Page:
Email marketing is cheap and software is available to manage, automate and track a campaign. Audiences can be segmented to improve targeting, while calls to action encourage impulse purchases and website visits. Make the content topical and relevant so recipients share the emails.
However, General Data Protection Regulation (GDPR) imposes rules on holding and using people’s contact data. FSB members can access legal advice through the legal helpline. For more information, visit fsb.org.uk/benefits
Good video content can boost search results – many people prefer to discover more about products and services by watching a video, particularly on Facebook and YouTube. Ensure your content is high-quality and something people will want to share. ‘How to’ videos are particularly popular.
Smaller businesses can respond quickly and personally to unhappy customers who write disparaging comments on review sites such as TripAdvisor or Trustpilot, potentially turning something negative into positive marketing. However, a poor review can hit the bottom line.
Set up Google alerts or use tracking services such as ReviewTrackers, and respond within 24 hours. Good reviews can be used in PR and marketing. FSB members can also access the PR/crisis management helpline; see fsb.org.uk/benefits for more information.
Data enables businesses to be more results-driven, but the digital strategy must be aligned to the business objectives. Is the aim to generate sales or raise brand awareness?
Does the website have a call to action? Are you using the right language? Have people learned enough about your products and services before you ask them to purchase?
The more people internally who understand the potential of digital technology and can analyse the data, the better placed a company is to boost the ROI and hold a digital agency to account.
Why are online sales falling? Have the people visiting the website changed or is the website content ineffective? FSB runs digital marketing training courses and Google offers free online support through the Google Digital Garage.
Deciding how much to invest in digital marketing is difficult. Tim Butler, Managing Director of digital marketing consultancy Innovation Visual, suggests looking at the gross profit generated over the average customer’s lifespan, and making this the maximum spend to attract a new customer.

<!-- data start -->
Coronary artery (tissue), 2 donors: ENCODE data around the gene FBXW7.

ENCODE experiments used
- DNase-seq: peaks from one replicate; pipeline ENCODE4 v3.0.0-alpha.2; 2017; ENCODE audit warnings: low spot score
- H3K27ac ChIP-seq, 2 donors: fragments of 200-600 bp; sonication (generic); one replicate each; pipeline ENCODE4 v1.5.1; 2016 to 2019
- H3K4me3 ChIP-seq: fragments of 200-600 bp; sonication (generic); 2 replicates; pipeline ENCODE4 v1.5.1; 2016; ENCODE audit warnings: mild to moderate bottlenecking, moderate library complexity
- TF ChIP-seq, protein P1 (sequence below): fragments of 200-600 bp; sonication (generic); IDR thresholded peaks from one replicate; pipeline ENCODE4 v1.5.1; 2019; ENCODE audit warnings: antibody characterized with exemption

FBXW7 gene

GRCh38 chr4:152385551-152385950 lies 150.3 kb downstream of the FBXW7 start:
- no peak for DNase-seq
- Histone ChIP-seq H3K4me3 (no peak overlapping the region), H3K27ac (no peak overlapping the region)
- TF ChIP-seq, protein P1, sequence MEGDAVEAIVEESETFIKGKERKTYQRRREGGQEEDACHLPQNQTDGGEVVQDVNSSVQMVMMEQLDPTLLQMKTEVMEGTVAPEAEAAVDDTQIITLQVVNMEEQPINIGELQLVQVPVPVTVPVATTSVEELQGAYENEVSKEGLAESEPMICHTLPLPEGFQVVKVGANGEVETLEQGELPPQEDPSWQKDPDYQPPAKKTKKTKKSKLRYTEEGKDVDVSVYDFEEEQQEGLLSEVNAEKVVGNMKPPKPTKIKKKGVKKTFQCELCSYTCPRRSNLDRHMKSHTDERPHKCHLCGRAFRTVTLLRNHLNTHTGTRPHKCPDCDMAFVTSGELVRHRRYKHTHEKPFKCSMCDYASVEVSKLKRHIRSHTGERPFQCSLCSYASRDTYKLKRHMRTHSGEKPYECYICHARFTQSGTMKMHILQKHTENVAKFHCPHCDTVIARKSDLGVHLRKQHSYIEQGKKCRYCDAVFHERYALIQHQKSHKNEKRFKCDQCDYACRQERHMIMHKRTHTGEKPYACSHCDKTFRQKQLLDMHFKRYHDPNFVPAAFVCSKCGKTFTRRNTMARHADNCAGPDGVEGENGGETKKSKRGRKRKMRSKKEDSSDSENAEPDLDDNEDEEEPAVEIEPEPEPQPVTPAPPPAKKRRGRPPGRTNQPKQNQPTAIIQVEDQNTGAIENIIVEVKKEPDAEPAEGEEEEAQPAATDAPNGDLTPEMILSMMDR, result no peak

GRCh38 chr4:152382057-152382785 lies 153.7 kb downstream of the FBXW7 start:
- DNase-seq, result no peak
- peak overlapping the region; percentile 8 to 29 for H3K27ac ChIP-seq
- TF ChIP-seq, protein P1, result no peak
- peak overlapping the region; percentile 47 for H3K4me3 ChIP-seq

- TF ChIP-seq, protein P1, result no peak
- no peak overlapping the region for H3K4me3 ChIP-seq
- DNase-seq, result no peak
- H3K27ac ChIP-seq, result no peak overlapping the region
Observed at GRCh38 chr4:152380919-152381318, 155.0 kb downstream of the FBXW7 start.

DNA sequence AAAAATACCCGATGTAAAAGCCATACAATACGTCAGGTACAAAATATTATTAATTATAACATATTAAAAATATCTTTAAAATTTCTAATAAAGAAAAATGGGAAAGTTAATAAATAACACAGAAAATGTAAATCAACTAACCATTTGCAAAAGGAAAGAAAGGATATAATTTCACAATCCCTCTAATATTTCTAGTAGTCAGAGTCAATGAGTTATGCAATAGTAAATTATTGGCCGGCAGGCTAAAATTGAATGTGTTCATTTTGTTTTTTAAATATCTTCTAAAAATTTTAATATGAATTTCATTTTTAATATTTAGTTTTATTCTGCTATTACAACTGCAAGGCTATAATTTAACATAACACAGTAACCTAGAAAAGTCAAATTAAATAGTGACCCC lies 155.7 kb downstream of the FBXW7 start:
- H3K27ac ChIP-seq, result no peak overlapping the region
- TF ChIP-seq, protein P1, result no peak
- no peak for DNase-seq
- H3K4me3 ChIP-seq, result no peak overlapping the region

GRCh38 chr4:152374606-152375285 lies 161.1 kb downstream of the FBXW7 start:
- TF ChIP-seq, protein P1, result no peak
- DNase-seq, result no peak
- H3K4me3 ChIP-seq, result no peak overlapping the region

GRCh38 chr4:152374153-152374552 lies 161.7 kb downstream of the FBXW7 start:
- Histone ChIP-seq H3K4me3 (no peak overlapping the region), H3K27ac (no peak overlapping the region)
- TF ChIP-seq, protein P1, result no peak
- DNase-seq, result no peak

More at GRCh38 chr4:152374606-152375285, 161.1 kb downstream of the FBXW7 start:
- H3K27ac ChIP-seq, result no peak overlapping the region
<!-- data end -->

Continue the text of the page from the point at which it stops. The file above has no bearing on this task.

If a company generates £10,000 per customer per year and the aim of a digital marketing campaign is to grow the business by £120,000, then it needs to attract 12 new customers.
If the business spends £1,000 to get one new customer who will be worth £10,000, then the business is £9,000 up on the deal.
Company Debt is an insolvency hub that helps directors of other companies manage their financial problems.
Founded in 2007, it has increased its investment in digital marketing and appointed search engine optimisation (SEO) expert Piers Ede as its Head of Digital.
“The hardest part is devising the right digital strategy and knowing how much to spend,” says Mr Ede.
He believes businesses must consider how their audiences use digital channels and social media. Are existing and potential customers likely to be using Facebook more than Twitter, for example?
Good content is also crucial. “We are hard-wired to respond to stories – even the smallest business can write one blog post a month,” he says. “We write about topical and relevant issues.”
In the past few months, Company Debt has published articles on the Autumn Budget and the collapse of the construction firm Carillion.
It is also investing in new technology such as Voice Search, where people speak into their phone to get advice. “They might say ‘we have bailiffs at our door, what should we do?’ This requires different content, with short answers providing quick and immediate advice,” says Mr Ede.
The company has also identified key influencers to help promote its products and services. “Accountants regularly share our content with their own
clients,” he adds.